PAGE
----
|Image from Goodreads
Title: Arsenic for Tea
Series: Wells and Wong #2
Author: Robin Stevens
Publisher: Corgi Childrens
Publication Date: Jan 2015
Source: Review Copy
Synopsis from Goodreads
Schoolgirl detectives Daisy Wells and Hazel Wong are at Daisy’s home, Fallingford, for the holidays. Daisy’s glamorous mother is throwing a tea party for Daisy’s birthday, and the whole family is invited, from eccentric Aunt Saskia to dashing Uncle Felix. But it soon becomes clear that this party isn’t really about Daisy at all. Naturally, Daisy is furious.
Then one of their party falls seriously, mysteriously ill—and everything points to poison.
With wild storms preventing anyone from leaving, or the police from arriving, Fallingford suddenly feels like a very dangerous place to be. Not a single person present is what they seem—and everyone has a secret or two. And when someone very close to Daisy looks suspicious, the Detective Society must do everything they can to reveal the truth… no matter the consequences.
REVIEW BY NIA 8:8
Arsenic for Tea is about two young girls called Hazel and Daisy Wong. They have spent many years at boarding school together and have grown to be budding detectives. Both girls are clever, friendly and get on well together. They complement each other well because one of them is very hyper and the other very serious. They both notice different things when working together which makes them a good team. Hazel’s family live in Hong Kong which means she goes back to Daisy’s house, in England, during the school holidays. Following a death of a fellow matron at Deepdean School where both girls helped local Inspector Priestly in solving the case. The girls did most of the detective work, although that would be unprofessional to record in the Inspector’s Report.
One school holiday there were some unusual happenings at Fallingford Manor. Daisy and Hazel have a new and rather suspicious governess for the holiday. Daisy’s birthday falls during the school break, so all of her family from across the world are coming to celebrate, including Daisy’s favourite uncle who just happens to be a detective. At the birthday tea there are murderous thought afoot and some intriguing family secrets are let out of the bag. Something untoward is in the tea, so when disaster strikes the girls (and their two friends) take it into their own hands to investigate the murder.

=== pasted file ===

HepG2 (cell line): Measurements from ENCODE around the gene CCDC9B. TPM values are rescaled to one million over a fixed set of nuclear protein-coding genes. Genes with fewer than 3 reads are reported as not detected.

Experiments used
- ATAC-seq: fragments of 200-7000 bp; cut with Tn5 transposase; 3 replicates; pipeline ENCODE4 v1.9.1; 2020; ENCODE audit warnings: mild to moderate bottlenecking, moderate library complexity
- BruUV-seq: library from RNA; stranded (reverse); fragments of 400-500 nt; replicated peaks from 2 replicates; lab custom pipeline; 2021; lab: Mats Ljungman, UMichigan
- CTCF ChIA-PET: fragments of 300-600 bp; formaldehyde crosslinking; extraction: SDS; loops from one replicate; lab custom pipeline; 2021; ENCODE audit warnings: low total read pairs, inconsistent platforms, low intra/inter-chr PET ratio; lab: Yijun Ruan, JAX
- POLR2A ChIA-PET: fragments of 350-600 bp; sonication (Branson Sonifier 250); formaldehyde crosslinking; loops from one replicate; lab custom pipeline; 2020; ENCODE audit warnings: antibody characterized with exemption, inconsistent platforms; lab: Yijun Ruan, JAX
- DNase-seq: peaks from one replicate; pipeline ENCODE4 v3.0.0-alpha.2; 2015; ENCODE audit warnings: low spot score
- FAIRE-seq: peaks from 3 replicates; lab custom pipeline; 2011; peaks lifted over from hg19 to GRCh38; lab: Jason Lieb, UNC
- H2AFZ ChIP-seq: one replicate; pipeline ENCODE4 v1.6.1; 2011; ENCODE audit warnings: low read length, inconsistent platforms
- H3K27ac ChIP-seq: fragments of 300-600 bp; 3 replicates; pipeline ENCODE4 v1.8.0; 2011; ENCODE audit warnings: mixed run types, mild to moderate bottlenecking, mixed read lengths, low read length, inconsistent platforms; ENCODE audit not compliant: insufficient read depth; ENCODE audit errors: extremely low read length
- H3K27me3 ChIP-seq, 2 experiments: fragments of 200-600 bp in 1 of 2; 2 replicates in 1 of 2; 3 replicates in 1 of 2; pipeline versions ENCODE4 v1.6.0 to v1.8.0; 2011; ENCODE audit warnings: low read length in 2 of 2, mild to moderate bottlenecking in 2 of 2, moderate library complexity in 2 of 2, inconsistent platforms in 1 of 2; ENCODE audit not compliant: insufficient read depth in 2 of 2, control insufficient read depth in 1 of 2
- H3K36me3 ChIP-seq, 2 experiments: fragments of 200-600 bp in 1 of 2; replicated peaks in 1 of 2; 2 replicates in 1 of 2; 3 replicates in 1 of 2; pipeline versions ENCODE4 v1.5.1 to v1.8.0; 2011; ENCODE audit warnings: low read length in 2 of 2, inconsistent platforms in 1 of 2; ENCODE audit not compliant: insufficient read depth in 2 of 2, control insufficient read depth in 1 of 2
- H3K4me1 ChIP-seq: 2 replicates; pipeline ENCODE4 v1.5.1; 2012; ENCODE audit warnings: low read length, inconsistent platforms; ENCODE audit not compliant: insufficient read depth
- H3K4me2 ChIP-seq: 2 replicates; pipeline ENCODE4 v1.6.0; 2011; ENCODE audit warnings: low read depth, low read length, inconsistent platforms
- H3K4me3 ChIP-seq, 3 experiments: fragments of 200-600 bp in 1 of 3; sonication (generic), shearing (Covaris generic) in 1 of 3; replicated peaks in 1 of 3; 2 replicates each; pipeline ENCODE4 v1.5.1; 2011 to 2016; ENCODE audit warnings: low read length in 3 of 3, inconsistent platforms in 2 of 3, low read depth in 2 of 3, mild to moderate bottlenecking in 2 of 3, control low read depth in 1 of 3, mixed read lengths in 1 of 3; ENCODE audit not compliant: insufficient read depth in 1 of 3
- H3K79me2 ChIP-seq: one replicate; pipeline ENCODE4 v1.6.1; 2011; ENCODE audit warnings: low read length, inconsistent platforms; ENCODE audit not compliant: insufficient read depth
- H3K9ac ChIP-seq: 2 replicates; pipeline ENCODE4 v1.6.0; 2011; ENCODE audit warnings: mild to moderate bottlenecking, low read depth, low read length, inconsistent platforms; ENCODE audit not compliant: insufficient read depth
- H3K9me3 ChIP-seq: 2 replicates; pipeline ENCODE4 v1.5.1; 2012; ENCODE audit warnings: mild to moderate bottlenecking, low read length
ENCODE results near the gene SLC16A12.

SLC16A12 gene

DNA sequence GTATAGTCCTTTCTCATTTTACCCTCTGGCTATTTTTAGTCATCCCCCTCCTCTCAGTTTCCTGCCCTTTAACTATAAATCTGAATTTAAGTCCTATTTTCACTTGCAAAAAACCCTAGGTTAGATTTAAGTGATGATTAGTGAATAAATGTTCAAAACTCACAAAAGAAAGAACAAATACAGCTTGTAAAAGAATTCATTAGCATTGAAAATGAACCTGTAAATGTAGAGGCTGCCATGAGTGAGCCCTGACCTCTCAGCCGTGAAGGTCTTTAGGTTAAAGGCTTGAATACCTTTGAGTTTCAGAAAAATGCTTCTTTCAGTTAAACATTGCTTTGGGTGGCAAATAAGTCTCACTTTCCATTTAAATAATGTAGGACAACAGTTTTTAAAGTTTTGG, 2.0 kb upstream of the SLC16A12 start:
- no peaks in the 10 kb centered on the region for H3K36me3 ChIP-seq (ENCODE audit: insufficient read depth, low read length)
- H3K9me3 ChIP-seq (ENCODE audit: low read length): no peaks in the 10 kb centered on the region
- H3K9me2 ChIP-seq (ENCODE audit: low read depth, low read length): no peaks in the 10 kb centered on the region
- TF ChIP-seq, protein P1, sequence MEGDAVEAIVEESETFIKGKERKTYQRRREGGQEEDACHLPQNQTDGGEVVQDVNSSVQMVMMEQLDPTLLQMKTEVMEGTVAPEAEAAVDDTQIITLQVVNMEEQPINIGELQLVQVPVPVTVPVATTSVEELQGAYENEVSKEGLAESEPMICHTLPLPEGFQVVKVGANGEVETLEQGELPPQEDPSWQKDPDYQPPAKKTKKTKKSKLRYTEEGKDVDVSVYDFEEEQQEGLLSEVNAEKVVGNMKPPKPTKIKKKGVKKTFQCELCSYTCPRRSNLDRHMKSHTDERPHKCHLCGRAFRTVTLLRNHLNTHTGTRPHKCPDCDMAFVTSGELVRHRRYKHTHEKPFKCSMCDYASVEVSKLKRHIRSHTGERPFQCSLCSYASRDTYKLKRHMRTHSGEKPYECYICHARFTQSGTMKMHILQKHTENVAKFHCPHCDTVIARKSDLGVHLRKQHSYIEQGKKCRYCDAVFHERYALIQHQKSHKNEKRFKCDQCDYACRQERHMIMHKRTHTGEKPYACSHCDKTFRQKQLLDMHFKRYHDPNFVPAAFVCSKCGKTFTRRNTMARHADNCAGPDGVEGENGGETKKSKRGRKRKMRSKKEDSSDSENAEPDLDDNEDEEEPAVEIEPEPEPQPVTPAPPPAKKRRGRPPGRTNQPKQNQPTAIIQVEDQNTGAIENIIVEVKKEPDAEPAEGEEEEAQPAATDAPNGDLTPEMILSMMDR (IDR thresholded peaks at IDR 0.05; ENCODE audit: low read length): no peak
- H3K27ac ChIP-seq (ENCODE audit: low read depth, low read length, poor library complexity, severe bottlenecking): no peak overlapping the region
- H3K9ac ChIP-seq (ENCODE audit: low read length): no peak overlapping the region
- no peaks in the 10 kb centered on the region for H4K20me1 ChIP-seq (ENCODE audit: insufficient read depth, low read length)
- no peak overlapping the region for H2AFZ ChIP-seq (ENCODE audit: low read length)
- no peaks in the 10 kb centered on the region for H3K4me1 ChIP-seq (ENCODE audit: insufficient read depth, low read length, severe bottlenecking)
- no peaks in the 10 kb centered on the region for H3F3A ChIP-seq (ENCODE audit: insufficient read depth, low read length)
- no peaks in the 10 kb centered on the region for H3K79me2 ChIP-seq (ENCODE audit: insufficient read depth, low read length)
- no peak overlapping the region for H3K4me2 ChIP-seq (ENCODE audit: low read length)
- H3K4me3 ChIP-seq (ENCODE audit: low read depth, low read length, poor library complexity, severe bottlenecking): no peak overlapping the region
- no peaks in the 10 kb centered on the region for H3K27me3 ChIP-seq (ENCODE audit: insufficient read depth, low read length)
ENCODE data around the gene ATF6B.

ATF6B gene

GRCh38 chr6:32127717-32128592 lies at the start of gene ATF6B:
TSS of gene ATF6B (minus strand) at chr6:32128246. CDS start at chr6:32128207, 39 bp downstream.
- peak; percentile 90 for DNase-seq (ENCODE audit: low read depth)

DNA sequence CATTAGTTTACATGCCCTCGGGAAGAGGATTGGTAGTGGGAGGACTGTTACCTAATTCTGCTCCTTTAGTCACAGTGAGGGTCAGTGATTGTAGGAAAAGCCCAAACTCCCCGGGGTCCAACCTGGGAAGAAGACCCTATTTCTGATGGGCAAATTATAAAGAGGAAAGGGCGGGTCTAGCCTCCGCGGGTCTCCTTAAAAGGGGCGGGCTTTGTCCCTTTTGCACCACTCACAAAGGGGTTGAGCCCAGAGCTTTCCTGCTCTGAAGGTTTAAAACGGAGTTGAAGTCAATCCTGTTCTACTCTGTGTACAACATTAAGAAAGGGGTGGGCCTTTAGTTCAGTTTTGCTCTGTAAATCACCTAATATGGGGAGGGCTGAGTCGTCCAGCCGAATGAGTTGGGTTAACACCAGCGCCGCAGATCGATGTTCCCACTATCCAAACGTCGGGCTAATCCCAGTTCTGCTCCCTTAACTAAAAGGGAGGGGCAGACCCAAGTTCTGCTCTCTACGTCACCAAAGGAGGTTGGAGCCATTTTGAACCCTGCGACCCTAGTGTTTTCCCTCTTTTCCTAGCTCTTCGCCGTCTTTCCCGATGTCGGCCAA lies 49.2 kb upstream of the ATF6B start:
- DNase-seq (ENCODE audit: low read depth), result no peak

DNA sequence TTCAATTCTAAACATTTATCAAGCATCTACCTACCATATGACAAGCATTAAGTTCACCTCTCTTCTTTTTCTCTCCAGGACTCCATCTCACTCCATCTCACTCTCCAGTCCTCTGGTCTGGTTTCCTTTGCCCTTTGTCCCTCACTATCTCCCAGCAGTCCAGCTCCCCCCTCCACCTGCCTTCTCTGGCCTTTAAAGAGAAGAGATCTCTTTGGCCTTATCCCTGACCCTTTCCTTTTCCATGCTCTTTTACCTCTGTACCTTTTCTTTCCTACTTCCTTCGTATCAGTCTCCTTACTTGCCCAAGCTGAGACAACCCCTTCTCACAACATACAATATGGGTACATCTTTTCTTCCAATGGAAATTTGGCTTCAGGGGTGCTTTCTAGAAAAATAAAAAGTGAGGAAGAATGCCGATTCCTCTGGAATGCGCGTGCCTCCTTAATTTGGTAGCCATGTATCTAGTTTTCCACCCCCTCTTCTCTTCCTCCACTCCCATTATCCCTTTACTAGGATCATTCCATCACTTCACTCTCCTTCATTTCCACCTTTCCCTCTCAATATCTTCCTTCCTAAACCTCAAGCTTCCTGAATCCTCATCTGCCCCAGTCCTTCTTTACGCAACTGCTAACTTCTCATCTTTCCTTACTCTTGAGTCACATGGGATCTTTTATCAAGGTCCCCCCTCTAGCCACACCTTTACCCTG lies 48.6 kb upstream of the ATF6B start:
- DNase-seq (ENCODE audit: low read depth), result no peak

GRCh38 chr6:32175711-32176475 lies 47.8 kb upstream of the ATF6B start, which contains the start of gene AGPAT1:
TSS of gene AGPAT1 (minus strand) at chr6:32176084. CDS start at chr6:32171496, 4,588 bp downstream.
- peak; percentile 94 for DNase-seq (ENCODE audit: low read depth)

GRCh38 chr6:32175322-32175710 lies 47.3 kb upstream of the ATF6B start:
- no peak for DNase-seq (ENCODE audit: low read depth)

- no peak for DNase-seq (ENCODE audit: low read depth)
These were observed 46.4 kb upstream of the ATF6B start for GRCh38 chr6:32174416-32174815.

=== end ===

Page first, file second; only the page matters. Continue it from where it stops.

Arsenic for Tea started slowly allowing the reader to take in the setting and background story. As soon as the action started the book grew on me.
My favourite part of the book was when the case was falling into place, and all that remained was for the girls to do some secretive snooping to uncover the final clues. As you read the book you can try and solve the mystery yourself by picking up the clues scattered in the narrative. There was also a lot of suspense because people that you had formed a relationship with turned out to be prime suspects with an unknown past revealing another side to them.
The book was written in the third person from the view of Daisy’s best friend Hazel who narrates the story. I really enjoyed this because you were aware of details about the characters which you might not hear if the main character was telling the story. This is interesting because you get Hazel’s thoughts and feelings about the main events and you hear some things that Daisy might not appreciate being said.
The only thing that I disliked about the book was that it was slow at the beginning. Overall, it was an excellent book. I would definitely read a book by this author again. I would recommend these books to people that are older than nine because the murder isn’t gory but there is some romance. People that like mysteries and a bit of adventure would enjoy this book. I would rate Arsenic for Tea 4 stars out of 5 because I would have liked there to be a bit more action in it. However, the tension was held throughout the book. The author did this by keeping the most important clues until last, even then they made they mystery difficult to solve.